Erotic thrillers are becoming one of Netflix’s staples and Fair Play is one that has teeth. Directed and written by Chloe Domont, Fair Play chronicles a relationship under the pressure of working together but one where the man is the one at a lower status when it comes to salary and title in the same workplace as his fiancee. As insecurities erupt, the audience sees the fallout.
Played by Phoebe Dynevor and Alden Ehrenreich, Emily and Luke are a couple working at a cutthroat financial firm. Starting at the same level, the two have a loving relationship with steamy nights and mutual respect for each other built by working together. But when a coveted promotion at their firm opens, the once supportive exchanges between lovers begin to sour and twist into something more sinister.
Emily begins to change, becoming a woman who can be respected in a man’s world for her obvious survival with her new peers. But as she brings in bigger and bigger commissions, Luke shrinks. As the power dynamics irrevocably shift in their relationship, it leaves Luke feeling smaller and smaller and Emily more detached.
But when Emily starts prioritizing work more, Luke begins to turn his insecurities into daggers, picking fights and undercutting Emily’s position, even refusing to listen to her and endangering her position at work. As the two’s relationship devolves, director Chloe Domont captures the slow descent, zooming in on the crumbling pieces of this relationship as they crash to the ground.
Also starring Eddie Marsan, Rich Sommer, and Sebastian De Souza, Fair Play smashes egos together and revels in the breaking of these two individuals until ultimately picking Emily’s side in the back half of the film, and rightfully so. Emily is a woman who knows what she wants and how to get it and believes in her talent and intelligence to get it. Luke is the exact opposite, with the analyst role he’s in eating him from the inside out, accelerated when he realizes that maybe, just maybe, he isn’t really good at his job.
As a concept, Fair Play looks at gender dynamics in a space that should be safe from expectation. Your lover, your partner, whatever you decide to call them, is supposed to be a safe haven from the world. A place where you can come home and work together without your successes or your weaknesses being held against you. But to bear that weight, it takes two strong people with respect for each other, and in this film, that isn’t Luke and Emily. More specifically, that isn’t the ambitious and jealous Luke.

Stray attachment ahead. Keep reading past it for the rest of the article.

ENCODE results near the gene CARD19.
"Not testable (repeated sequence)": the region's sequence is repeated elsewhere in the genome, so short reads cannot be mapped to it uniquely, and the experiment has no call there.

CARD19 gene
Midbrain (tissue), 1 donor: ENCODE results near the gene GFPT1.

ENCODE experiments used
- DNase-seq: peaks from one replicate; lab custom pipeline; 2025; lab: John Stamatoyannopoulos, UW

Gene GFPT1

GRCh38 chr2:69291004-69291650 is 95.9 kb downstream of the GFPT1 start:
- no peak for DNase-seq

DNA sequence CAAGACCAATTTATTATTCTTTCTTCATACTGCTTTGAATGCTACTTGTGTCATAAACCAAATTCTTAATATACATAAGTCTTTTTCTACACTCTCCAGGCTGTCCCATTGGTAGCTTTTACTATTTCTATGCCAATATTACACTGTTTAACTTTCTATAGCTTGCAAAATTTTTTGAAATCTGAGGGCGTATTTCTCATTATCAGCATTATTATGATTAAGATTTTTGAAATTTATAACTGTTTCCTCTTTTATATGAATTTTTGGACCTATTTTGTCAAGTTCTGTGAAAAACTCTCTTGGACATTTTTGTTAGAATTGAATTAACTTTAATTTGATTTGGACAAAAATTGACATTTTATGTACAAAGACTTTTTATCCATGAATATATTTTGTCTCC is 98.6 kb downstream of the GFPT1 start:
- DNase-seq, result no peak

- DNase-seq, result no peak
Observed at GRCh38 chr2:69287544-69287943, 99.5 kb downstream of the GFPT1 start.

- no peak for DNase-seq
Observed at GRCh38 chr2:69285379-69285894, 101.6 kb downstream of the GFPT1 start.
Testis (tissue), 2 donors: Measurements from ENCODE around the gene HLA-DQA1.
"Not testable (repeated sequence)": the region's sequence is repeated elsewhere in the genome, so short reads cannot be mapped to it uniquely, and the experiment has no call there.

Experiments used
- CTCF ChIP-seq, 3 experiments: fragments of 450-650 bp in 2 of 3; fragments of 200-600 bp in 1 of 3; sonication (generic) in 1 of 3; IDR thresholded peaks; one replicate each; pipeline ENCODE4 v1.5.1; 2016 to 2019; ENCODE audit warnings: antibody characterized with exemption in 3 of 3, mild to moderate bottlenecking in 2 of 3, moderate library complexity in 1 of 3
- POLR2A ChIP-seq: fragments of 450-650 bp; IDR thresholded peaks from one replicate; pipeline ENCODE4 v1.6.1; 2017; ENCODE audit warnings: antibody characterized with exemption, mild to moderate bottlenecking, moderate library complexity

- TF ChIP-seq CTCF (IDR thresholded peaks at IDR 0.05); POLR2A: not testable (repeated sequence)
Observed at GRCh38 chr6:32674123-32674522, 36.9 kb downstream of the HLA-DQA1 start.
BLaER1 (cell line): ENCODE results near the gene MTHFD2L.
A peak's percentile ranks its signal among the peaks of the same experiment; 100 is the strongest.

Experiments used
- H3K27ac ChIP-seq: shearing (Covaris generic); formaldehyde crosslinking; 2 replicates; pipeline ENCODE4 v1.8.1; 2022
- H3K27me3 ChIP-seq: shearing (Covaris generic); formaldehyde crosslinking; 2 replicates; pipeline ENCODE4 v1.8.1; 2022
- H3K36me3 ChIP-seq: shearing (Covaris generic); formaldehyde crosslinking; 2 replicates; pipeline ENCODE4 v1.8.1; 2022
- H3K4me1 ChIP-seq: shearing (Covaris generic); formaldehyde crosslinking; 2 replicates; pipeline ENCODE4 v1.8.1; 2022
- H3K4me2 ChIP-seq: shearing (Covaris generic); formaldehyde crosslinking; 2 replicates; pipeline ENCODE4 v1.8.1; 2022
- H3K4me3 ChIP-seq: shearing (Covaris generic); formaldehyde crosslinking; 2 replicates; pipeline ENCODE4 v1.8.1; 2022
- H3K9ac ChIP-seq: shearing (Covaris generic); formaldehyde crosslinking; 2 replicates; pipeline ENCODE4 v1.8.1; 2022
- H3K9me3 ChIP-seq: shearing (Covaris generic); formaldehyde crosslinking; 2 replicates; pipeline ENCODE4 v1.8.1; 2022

Fair Play is about a weak man unable to handle being in the shadow of the woman he loves. The uncomfortable crumbling of the relationship and Luke’s spiral into oblivion are like nails on a chalkboard. While the film is relatively tame and honestly paced in a boring way for the first act and a little into the second, once the proverbial sh*t hits the fan, it takes on a new life.
Thrilling, slightly terrifying, Luke, in his unhinged spiral and inability to handle his own insecurities, breaks Emily down and attempts to pull her down in his cowardice. But Emily pushes back every single time, coming in meaner than he did. She maintains her power no matter how often Luke comes at her throat until she doesn’t.
The film’s use of physical intimacy isn’t just to push the genre of erotic thriller but to use it to show the audience where the pair is in their relationship. In the beginning, it shows their love and, ultimately, Luke’s devotion to making Emily happy, no matter the circumstance. That twists into impotence when Emily’s bedroom talk seems to be telling Luke what to do, digs deep at his insecurities, and then it twists into violence. The last scene starts as consensual intimacy turns into assault in an unsettling encapsulation of what their relationship has become and Luke taking power in the only way he knows that he can, physically.
Fair Play’s ending is frustrating, as Emily is violated. Still, Domont’s ability to use assault as a story element is something that a male director could not do. With an element of revenge that strikingly takes her power back in the last minutes of the film, Emily comes out on top.
As a whole, Fair Play is a film with tonal shifts that aren’t always executed well. That said, once it finds its footing it’s a stark and uncomfortable look at a deteriorating relationship that races toward an unhinged uncertainty that pays tension off.
Fair Play is streaming now, exclusively on Netflix.
Fair Play is a film with tonal shifts that aren’t always executed well. That said, once it finds its footing it’s a stark and uncomfortable look at a deteriorating relationship that races toward an unhinged uncertainty that pays tension off.